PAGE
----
United States District Court, D. Oregon, Medford Division
OWEN M. PANNER, Sr., District Judge.
This matter comes before the Court on Defendants Northwest Trustee Services, Inc. and CFNA Receivables Inc.'s Request for Judicial Notice (#54), Plaintiff's Request for Judicial Notice (#63), Plaintiff's Motion for Leave to File Amended Complaint (#58) and Defendants' Motions to Dismiss (##49, 53, 54).
Plaintiff in this matter was the owner of property in Josephine County, Oregon. On May 28, 1999, Plaintiff entered into a mortgage loan secured by a deed of trust.
The promissory note on Plaintiff's loan was payable to Associates Financial Services Company of Oregon, Inc., an Oregon corporation. Defendant CFNA Receivables, Inc. (incorrectly identified in the Amended Complaint as CitiFinancial) was successor by merger to Associates Financial Services Company.
On July 27, 2011, Defendant Northwest Trustee Services, Inc. (NWTS) was appointed successor trustee for the deed of trust.
At some point, Plaintiff defaulted on the loan. He was sent a notice of default on August 8, 2011, and a notice of trustee' s sale was recorded on August 10, 2011. Plaintiff retained an attorney, Patrick Kelly, in an unsuccessful attempt to avert foreclosure. The property was sold at auction to the bank on March 16, 2012, and the sale was recorded on March 23, 2012. On July 11, 2013, the bank sold the property to Defendant John Snook. Defendant Snook thereafter initiated an eviction proceeding in the Josephine County Circuit Court and it appears that Plaintiff is no longer in possession of the property.
Where the plaintiff "fail[s]) to state a claim upon which relief can be granted, " the court must dismiss the action. Fed.R.Civ.P. 12(b) (6). To survive a motion to dismiss, the complaint must allege "enough facts to state a claim to relief that is plausible on its face." Bell Atlantic Corp. v. Twombly, 550 U.S. 544, 570 (2007). For the purpose of the motion to dismiss, the complaint is liberally construed in favor of the plaintiff and its allegations are taken as true. Rosen v. Walters, 719 F.2d 1422, 1424 (9th Cir. 1983). However, bare assertions that amount to nothing more than a "formulaic recitation of the elements" of a claim "are conclusory and not entitled to be assumed true." Ashcroft v. Iqbal, 556 U.S. 662, 680-81 (2009). Rather, to state a plausible claim for relief, the complaint "must contain sufficient allegations of underlying facts" to support its legal conclusions. Starr v. Baca, 652 F.3d 1202, 1216, reh'g en bane denied, 659 F.3d 850 (9th Cir. 2011).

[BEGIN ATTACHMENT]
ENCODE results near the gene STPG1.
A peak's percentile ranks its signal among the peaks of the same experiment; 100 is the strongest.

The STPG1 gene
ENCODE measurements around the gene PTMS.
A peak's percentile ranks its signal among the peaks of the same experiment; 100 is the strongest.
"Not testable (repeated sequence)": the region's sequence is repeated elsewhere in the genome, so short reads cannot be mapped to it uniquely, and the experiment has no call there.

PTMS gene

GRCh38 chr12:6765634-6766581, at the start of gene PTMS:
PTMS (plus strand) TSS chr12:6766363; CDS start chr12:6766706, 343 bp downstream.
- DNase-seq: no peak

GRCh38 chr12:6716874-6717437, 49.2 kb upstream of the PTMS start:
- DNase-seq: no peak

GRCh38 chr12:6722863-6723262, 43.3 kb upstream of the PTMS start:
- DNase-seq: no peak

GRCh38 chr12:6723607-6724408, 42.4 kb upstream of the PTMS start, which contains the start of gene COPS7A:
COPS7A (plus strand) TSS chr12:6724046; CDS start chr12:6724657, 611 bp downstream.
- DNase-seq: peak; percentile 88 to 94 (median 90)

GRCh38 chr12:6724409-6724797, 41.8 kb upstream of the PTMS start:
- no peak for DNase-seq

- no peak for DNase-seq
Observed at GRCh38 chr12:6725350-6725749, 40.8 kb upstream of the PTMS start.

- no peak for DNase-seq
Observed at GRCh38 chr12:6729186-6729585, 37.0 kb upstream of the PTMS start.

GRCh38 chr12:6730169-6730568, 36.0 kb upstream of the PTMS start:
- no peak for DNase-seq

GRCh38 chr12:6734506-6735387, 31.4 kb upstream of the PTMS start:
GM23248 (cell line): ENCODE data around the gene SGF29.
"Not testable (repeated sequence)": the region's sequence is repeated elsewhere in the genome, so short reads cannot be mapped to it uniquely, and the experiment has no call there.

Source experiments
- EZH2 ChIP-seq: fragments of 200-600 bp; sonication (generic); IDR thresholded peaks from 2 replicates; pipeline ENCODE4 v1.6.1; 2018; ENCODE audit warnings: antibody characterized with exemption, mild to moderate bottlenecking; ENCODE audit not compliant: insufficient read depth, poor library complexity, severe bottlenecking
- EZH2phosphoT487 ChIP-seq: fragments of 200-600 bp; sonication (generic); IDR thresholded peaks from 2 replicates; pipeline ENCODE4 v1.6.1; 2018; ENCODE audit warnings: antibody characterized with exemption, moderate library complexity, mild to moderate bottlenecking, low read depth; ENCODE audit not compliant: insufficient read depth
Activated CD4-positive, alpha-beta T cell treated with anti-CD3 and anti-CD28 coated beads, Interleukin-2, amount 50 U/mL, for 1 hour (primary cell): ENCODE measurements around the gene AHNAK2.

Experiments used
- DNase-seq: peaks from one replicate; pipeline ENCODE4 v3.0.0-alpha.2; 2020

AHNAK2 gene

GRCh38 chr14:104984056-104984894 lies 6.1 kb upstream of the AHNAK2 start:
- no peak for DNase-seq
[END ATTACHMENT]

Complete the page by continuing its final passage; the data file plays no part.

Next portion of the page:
I. Judicial Notice
Federal Rule of Evidence 201 provides that the court may take judicial notice of a fact that is not subject to reasonable dispute because it 1) is generally known within the court's territorial jurisdiction or 2) can be accurately and readily determined from sources whose accuracy cannot reasonably be questioned. Fed.R.Evid. 201(b). The court must take judicial notice if a party requests it and the court is supplied with the necessary information. Fed.R.Evid. 201 (c) (2). The court may also take judicial notice on its own. Fed.R.Evid. 201 (c) (1).
In this case, Defendant NWTS and CFNA jointly request that I take judicial notice of 1) the recorded appointment of successor trustee, 2) the recorded notice of default-and election to sell, 3) the recorded notice of sale, and 4) the trustee's deed upon sale. I note that all of these documents are public records and not subject to reasonable dispute. Accordingly, I conclude that judicial notice is appropriate. Defendant Snook has provided his title insurance policy for the property at issue, as well as the special statutory warranty deed by which he took title to the property. I conclude that these documents are similarly appropriate for judicial notice and, although Defendant Snook does not expressly request judicial notice, I take notice of them of my own accord.
Plaintiff has also filed a request for judicial notice, requesting that I take judicial notice of a number of documents, including 1) the appointment of successor trustee, 2) the trust deed, 3) the notice of default and election to sell, 4) the trustee's deed, and 5) the special statutory warranty deed. As the listed documents are public documents, I conclude that they are appropriate for judicial notice. In addition to these public records, Plaintiff also requests that I take judicial notice of a number of legal arguments. Legal arguments are not properly the subject of judicial notice. Fed.R.Evid. 201. Plaintiff also requests that I take judicial notice of the deposition testimony of NWTS employee Jeff Stenmans, apparently taken in another case. The contents of a deposition are not a clearly established "fact" and are therefore inappropriate for ...